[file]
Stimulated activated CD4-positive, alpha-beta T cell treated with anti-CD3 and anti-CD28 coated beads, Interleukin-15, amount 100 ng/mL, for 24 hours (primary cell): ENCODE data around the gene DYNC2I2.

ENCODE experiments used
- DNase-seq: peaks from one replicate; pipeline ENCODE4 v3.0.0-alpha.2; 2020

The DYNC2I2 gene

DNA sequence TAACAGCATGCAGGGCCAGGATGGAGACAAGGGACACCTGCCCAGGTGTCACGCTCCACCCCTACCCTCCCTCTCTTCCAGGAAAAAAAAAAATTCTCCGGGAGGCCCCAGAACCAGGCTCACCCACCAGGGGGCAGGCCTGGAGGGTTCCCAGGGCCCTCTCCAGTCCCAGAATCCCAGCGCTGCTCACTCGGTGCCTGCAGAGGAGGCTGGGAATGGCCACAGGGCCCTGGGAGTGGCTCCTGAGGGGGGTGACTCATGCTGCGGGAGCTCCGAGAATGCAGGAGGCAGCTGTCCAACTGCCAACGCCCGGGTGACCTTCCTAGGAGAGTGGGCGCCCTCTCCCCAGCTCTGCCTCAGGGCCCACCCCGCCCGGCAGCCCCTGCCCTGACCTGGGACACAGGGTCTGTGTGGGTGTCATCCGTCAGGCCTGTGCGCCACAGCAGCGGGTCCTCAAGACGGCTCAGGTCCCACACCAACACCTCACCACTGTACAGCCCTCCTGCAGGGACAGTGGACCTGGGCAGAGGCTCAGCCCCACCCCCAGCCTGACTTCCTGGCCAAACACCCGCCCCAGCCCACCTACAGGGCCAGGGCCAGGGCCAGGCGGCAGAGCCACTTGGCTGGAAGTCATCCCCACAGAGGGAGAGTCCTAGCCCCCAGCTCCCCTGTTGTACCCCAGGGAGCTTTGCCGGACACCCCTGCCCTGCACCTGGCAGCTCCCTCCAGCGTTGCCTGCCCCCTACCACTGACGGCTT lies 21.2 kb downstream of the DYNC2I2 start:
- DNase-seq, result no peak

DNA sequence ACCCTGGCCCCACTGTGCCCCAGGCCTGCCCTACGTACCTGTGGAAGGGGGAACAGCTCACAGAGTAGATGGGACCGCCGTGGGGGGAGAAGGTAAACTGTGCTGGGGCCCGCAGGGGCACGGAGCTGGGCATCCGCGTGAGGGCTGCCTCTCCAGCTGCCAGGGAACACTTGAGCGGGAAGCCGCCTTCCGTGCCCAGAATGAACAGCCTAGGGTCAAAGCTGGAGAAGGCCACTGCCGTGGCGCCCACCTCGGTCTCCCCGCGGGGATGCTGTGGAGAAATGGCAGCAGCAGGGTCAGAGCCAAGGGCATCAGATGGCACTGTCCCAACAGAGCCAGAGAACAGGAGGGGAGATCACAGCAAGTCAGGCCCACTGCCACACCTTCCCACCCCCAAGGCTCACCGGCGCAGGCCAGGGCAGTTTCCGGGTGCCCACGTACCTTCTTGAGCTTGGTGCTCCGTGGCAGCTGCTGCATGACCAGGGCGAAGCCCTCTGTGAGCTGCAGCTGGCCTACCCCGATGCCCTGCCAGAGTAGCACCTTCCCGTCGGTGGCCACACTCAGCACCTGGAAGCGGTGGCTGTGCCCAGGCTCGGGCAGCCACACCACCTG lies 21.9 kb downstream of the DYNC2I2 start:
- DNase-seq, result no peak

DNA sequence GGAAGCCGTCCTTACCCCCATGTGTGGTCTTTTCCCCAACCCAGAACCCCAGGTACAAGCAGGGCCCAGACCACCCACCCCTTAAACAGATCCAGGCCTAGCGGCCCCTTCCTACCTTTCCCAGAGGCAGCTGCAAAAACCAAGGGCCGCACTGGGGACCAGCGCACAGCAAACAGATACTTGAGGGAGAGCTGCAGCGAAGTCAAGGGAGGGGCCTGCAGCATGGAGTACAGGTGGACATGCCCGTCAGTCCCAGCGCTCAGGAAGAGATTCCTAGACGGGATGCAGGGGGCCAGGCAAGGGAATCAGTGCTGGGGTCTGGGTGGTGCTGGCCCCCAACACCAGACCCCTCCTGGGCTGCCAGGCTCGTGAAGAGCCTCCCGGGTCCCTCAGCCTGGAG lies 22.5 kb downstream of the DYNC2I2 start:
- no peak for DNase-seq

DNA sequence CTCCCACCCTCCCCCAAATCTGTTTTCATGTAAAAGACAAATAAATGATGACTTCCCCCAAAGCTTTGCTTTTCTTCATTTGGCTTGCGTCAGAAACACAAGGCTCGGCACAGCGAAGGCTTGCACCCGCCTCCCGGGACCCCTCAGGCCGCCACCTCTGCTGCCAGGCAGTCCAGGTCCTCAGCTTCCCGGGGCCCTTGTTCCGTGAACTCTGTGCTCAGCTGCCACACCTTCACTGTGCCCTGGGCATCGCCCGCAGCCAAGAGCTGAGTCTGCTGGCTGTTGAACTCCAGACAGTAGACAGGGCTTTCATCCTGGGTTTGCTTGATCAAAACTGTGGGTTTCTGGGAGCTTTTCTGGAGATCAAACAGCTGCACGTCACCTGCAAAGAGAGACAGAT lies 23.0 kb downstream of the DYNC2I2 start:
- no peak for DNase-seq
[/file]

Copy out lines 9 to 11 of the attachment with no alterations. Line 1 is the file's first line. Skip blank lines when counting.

DNA sequence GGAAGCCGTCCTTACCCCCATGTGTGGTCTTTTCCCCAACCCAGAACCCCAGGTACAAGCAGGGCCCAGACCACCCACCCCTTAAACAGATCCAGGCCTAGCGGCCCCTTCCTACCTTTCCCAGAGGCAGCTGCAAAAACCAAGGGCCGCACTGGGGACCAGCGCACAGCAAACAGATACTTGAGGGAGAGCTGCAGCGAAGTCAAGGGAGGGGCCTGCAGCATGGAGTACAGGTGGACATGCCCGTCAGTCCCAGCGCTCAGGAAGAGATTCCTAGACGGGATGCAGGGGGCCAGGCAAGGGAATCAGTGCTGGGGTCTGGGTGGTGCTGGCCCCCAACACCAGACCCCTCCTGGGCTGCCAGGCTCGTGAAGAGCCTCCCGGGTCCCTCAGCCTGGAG lies 22.5 kb downstream of the DYNC2I2 start:
- no peak for DNase-seq

DNA sequence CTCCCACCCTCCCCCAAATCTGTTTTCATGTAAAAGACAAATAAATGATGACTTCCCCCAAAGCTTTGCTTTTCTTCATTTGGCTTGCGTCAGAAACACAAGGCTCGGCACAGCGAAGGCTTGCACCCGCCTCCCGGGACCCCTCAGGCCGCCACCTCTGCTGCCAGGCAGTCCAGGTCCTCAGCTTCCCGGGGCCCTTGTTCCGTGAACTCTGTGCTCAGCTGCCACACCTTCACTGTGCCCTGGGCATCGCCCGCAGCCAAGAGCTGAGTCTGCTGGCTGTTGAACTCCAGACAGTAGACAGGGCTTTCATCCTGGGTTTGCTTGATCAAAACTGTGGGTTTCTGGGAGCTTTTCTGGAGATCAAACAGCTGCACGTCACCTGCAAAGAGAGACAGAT lies 23.0 kb downstream of the DYNC2I2 start: